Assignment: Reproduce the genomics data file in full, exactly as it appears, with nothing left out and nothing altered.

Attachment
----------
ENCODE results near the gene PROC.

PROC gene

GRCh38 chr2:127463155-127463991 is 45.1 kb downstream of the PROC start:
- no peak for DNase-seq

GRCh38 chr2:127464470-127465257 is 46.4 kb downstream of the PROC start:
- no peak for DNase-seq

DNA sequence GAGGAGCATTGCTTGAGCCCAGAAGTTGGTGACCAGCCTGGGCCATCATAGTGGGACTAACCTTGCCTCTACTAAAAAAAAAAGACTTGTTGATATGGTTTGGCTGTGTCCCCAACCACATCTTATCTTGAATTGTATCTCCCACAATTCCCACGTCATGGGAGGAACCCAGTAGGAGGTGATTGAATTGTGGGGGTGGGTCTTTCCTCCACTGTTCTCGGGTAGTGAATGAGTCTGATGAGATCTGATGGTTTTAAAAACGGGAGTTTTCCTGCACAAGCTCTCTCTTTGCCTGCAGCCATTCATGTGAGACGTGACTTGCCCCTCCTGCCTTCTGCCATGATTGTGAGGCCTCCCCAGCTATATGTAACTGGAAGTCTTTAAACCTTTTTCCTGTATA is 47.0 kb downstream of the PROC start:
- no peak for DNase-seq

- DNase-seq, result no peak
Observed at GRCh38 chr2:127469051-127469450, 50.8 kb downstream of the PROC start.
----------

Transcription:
ENCODE results near the gene PROC.

PROC gene

GRCh38 chr2:127463155-127463991 is 45.1 kb downstream of the PROC start:
- no peak for DNase-seq

GRCh38 chr2:127464470-127465257 is 46.4 kb downstream of the PROC start:
- no peak for DNase-seq

DNA sequence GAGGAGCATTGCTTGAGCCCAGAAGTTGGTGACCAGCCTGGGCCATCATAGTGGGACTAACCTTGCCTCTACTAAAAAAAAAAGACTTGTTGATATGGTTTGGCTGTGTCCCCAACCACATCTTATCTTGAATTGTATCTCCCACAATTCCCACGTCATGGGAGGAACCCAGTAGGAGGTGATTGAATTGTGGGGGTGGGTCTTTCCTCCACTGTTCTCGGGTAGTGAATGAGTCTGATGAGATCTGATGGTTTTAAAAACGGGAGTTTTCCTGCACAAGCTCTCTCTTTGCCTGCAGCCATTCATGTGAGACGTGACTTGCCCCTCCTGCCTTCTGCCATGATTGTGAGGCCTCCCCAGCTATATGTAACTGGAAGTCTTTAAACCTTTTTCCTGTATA is 47.0 kb downstream of the PROC start:
- no peak for DNase-seq

- DNase-seq, result no peak
Observed at GRCh38 chr2:127469051-127469450, 50.8 kb downstream of the PROC start.